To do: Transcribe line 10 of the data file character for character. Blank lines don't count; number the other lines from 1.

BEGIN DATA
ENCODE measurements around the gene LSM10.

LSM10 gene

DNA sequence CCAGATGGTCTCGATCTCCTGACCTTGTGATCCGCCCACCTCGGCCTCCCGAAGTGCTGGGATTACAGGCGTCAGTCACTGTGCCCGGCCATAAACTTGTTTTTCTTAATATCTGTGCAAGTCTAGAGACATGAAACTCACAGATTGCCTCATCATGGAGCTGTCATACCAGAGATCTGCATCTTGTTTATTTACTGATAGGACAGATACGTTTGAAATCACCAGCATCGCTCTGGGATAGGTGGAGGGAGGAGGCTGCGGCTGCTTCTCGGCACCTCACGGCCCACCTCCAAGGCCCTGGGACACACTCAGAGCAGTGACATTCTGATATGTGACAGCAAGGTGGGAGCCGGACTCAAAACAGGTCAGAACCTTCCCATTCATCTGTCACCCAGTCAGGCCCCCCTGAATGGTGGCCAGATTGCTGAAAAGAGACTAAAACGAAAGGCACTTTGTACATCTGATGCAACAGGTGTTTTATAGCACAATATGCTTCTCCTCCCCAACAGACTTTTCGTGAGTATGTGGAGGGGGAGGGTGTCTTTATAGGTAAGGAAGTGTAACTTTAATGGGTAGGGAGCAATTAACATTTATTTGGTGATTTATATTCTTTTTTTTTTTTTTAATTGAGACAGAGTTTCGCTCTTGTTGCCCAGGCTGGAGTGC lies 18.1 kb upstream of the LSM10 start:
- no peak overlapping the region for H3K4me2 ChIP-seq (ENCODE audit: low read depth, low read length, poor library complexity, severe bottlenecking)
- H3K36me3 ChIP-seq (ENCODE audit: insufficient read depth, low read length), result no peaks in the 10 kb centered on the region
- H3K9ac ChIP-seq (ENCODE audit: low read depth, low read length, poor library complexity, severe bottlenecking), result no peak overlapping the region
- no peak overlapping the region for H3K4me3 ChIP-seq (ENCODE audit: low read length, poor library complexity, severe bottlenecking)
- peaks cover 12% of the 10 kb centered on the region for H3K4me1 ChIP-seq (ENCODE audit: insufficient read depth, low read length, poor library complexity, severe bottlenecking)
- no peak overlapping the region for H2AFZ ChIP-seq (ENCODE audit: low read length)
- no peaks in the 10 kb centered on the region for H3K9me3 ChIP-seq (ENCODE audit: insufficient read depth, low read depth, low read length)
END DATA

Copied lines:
- no peaks in the 10 kb centered on the region for H3K9me3 ChIP-seq (ENCODE audit: insufficient read depth, low read depth, low read length)